In controversial deal, New York signs Caribbean med school for training

Amid a storm of protest, New York City's Health and Hospitals Corp. has signed a 10-year, $100 million deal with a Caribbean medical school to provide clinical training for students at the city's 11 public hospitals. The deal, backed by a HHC board member who works for the school, has met loud complaints from NYC-based medical schools, who say that they're reluctant to compete with demand for such students. The competition will be boosted by the fact that public hospitals in the city will collect more money for every student affiliated with St. George's University School of Medicine, a for-profit school based on the island of Grenada. Meanwhile, critics say that it's not a good idea to bestow the city's prestige on a school whose curriculum, they contend, is more vocational than academic.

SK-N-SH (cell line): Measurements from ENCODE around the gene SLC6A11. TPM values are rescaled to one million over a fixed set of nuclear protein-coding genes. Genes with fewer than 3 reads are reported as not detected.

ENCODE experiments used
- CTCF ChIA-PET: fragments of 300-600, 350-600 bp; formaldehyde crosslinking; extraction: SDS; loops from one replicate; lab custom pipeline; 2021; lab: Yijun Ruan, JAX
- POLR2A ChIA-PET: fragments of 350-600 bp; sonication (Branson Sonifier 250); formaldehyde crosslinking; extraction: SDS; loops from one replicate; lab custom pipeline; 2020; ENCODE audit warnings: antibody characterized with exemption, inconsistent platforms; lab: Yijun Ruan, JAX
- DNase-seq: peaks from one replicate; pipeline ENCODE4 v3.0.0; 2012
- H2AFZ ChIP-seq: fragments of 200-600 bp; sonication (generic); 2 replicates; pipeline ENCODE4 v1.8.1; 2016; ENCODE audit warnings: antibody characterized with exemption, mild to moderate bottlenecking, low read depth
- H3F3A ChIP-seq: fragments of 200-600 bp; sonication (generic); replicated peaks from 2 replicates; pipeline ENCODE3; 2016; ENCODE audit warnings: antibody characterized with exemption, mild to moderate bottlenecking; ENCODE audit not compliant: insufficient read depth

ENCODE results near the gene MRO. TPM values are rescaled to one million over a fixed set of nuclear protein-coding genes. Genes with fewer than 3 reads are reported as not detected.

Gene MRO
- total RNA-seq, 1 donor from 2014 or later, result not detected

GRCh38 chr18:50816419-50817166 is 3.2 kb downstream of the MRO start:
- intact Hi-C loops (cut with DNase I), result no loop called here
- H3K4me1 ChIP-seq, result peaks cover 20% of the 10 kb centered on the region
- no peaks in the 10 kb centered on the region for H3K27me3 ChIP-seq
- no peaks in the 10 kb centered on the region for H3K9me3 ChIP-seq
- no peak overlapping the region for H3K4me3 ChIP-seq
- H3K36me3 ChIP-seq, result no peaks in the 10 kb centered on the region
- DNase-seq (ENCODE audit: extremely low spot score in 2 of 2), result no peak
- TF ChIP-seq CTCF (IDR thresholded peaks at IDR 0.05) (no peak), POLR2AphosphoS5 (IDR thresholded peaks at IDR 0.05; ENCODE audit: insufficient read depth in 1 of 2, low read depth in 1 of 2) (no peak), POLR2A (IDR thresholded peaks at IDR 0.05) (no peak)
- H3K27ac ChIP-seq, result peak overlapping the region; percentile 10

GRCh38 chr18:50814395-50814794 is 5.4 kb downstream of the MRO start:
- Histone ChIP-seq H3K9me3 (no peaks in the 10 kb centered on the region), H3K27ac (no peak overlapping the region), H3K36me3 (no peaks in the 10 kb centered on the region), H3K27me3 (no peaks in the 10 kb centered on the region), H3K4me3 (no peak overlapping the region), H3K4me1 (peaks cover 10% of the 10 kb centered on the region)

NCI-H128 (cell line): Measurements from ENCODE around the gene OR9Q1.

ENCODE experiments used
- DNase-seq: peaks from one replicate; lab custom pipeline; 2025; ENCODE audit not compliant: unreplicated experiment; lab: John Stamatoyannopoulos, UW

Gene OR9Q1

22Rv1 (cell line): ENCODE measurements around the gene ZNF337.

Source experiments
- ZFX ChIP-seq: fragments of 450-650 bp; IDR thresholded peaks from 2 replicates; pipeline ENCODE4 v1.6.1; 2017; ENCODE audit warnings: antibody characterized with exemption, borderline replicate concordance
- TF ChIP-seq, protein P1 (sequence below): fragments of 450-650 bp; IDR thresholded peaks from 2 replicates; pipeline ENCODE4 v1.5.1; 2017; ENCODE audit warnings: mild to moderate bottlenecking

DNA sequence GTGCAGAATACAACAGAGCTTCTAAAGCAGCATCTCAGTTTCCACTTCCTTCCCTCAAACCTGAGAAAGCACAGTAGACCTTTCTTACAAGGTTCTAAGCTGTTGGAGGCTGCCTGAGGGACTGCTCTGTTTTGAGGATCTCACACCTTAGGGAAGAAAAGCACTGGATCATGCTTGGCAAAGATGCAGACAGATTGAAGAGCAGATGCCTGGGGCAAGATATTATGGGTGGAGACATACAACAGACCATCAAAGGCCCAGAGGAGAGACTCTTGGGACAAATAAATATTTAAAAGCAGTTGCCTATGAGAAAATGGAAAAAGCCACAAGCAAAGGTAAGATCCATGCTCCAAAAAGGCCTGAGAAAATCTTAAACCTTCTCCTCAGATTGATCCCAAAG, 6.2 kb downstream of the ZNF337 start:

Traditionally, med schools have sent third- and fourth-year students into city hospitals to work alongside doctors. The med schools haven't charged for the assistance, though HHC said some institutions have begun paying a flat $250,000 per year. These free clerkships have been a core part of medical education, offering 3,700 rotations for U.S. medical schools at the city's public hospitals. But under the new contract, signed last year, St. George's pays the hospitals $425 to $500 per student per week, along with an annual fee of $50,000 for hospitals taking 24 or more St. George's students.

To learn more about the city's new med school deal:
- read this New York Times article

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